Everyday, thousands of newborn babies and mothers die of complications during childbirth that can easily be prevented with adequate tools and training. To address this issue, Norwegian company Laerdal Global Health took it upon themselves to develop a series of low cost, life-saving devices that could help teach midwives and birth assistants life-saving skills. Called ‘The Natalie Collection’ the system utilizes three effective, low-cost solutions that focus in on education, hands-on experience, and preventative action. Keep reading to learn more about the collection, which holds the potential to reduce newborn mortality rates by 47% in developing countries. The Natalie Collection was also just announced as one of five winners of the 2013 INDEX: Awards, the world’s biggest design award—big congrats to Laerdal Global Health!
The main issue that most developing countries face is access to affordable training and education. Though many women act as midwives, many have no idea what to look for, or even what to do, when complications occur during and after childbirth. In addressing this, Laerdal Global Health of Norway took a unique approach and combined industrial design with education. Their Natalie Collection, consists of a trio of durable and affordable products that provide the means and conditions to train skilled professionals. The system is made up of three elements, including:
- The NeoNatalie Suction is a silicone penguin-shaped suction device to assist with breathing. It is soft and formidable when accessing baby nostrils effectively and safely and can be easily disinfected, all the while being durable and allowing inspection of the suctioned material due to its transparency. The design is inviting and intuitive to use.
- The NeoNatalie Newborn Simulator is a mannequin that focuses on the important aspects of a baby’s body, targeting important areas midwives should take note of. Details such as weight, head articulation, umbilical pulse, as well as the babies’ breath and heartbeat have been simulated as closely as possible, making the subsequent handling of a real-life baby only a minor adjustment.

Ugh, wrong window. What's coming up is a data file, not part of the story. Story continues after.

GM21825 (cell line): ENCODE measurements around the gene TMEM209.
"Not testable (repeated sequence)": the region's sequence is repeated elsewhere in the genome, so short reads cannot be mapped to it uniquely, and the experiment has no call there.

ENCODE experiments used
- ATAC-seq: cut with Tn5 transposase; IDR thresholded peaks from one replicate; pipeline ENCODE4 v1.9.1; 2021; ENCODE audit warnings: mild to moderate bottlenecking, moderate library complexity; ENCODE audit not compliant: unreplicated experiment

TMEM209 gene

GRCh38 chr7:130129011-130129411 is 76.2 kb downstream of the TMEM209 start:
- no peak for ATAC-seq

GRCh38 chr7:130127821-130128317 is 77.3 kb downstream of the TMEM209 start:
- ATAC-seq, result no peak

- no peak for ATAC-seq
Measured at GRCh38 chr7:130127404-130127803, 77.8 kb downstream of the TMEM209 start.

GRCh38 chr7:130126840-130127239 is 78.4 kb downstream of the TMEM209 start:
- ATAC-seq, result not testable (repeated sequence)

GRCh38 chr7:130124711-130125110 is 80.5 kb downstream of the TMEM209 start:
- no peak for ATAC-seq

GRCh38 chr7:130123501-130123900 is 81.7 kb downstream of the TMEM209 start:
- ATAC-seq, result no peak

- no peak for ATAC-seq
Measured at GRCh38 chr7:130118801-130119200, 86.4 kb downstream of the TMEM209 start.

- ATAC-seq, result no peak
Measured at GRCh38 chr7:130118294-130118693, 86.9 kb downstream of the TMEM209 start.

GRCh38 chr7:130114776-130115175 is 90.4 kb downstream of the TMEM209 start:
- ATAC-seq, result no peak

- The Mama Natalie Birthing Simulator is a wearable contraption that simulates a woman’s womb in a realistic, yet culturally sensitive and inoffensive way. Again, only the most important aspects are focused on and aesthetic details are left out to provide the best training possible without distractions. The simulator is also compatible with the use of fake blood in training to deal with post-birth bleeding, which is a leading cause of maternal deaths.
In essence, the kit acts as a medium for learning by providing practical, hands-on training that equip midwives and birth assistants with invaluable knowledge. Regarding the design, INDEX: Award jury member Ravi Naidoo said: “A pilot would not fly a plane without proper training and flight-simulation. So why should a midwife be any different?”
Moreover, the collection also plays up the importance of participation and teamwork. INDEX: Award jury member Katinka Von Der Lippe explained: “The learning process becomes more playful, and the learning goes much faster when the midwives or birth assistants are part of a role-play. I think the designers and developers at Laerdal understood that the closer to the real situation the training becomes, the more natural the newfound knowledge stays with the midwifes. Since the Natalie Collection is based on practical involvement, language barriers have little impact on the learning process.”
So far, The Natalie Collection has already had a proven and measurable impact. Coupled with training through the Helping Babies Breathe program, use of the NeoNatalie collection in Tanzania has shown a 47% reduction in newborn death due to asphyxia. It goes without saying that the global impact of The Natalie Collection would be phenomenal.
With their INDEX: Award cash win, the Laerdal Global Health plans to invest their money with the International Confederation of Midwives to support the Helping Mothers Survive and Helping Babies Breathe training programs.